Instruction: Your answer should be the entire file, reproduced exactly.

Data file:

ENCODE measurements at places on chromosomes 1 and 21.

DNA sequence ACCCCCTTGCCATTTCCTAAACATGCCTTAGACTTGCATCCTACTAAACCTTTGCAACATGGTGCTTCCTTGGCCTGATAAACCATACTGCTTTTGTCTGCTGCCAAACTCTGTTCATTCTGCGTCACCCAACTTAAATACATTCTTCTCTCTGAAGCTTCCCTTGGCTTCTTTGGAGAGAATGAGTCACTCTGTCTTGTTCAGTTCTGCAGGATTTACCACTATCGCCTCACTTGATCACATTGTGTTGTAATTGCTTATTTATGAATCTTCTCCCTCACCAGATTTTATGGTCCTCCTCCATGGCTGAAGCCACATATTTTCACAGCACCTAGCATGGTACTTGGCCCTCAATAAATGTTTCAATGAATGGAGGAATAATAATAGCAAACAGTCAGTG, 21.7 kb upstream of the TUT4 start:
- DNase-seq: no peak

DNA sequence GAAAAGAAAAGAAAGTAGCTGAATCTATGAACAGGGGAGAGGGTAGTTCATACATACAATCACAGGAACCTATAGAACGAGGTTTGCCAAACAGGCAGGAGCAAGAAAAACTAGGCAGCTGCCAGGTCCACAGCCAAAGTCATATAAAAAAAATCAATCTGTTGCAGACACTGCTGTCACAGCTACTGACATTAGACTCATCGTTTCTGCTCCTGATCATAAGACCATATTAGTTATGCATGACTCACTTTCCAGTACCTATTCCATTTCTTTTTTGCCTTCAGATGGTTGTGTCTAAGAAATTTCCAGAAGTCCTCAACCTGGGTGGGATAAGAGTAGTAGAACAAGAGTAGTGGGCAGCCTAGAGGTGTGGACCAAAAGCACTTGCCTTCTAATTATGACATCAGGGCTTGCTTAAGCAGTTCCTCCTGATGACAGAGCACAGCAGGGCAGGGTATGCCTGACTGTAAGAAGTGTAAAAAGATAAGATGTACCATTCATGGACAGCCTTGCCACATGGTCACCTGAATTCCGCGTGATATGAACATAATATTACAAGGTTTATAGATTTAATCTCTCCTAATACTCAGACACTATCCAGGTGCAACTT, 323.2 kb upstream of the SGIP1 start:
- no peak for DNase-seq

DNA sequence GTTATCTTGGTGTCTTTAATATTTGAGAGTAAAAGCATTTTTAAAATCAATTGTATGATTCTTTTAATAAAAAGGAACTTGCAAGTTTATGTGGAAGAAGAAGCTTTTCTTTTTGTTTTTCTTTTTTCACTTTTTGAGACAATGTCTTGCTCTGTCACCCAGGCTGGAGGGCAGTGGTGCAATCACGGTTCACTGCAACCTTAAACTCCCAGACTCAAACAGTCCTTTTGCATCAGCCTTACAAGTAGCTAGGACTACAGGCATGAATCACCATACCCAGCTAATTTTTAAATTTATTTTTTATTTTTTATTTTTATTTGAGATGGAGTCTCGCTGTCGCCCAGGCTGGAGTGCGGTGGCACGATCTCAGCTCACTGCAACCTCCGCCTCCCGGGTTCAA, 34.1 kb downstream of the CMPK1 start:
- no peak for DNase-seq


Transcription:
ENCODE measurements at places on chromosomes 1 and 21.

DNA sequence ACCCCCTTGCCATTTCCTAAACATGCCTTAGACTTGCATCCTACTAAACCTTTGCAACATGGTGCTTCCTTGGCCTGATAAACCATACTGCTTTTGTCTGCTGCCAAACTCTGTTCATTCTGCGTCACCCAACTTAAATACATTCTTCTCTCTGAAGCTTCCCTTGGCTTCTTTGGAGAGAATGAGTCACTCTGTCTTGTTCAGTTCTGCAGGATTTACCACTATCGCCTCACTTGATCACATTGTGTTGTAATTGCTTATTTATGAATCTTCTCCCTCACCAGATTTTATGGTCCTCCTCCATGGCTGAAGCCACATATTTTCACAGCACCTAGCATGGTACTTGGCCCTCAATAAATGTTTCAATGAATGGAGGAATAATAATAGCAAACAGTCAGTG, 21.7 kb upstream of the TUT4 start:
- DNase-seq: no peak

DNA sequence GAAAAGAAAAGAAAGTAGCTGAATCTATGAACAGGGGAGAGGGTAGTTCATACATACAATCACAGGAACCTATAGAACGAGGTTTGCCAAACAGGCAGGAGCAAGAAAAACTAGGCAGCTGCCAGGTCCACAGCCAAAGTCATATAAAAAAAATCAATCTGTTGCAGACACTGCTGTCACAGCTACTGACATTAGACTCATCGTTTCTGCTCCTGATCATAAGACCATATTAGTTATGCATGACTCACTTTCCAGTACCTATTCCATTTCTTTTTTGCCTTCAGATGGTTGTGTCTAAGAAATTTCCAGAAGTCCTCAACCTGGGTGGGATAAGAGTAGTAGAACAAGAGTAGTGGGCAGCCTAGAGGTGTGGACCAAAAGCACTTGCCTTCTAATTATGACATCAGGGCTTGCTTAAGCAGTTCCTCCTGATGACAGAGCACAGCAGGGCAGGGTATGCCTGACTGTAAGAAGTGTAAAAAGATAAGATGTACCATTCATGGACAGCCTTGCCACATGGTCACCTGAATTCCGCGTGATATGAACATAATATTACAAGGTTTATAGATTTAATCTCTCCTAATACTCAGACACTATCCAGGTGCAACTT, 323.2 kb upstream of the SGIP1 start:
- no peak for DNase-seq

DNA sequence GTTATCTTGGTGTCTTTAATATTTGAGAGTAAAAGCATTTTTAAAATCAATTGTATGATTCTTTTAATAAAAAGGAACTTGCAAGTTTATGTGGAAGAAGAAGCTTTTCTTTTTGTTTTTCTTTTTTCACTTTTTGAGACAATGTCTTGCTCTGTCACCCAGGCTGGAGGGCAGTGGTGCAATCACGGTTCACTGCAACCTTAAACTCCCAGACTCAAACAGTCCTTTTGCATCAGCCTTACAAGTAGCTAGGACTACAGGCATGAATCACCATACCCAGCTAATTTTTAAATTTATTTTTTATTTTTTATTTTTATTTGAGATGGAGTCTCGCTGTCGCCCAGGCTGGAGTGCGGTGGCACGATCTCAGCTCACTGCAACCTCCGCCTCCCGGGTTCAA, 34.1 kb downstream of the CMPK1 start:
- no peak for DNase-seq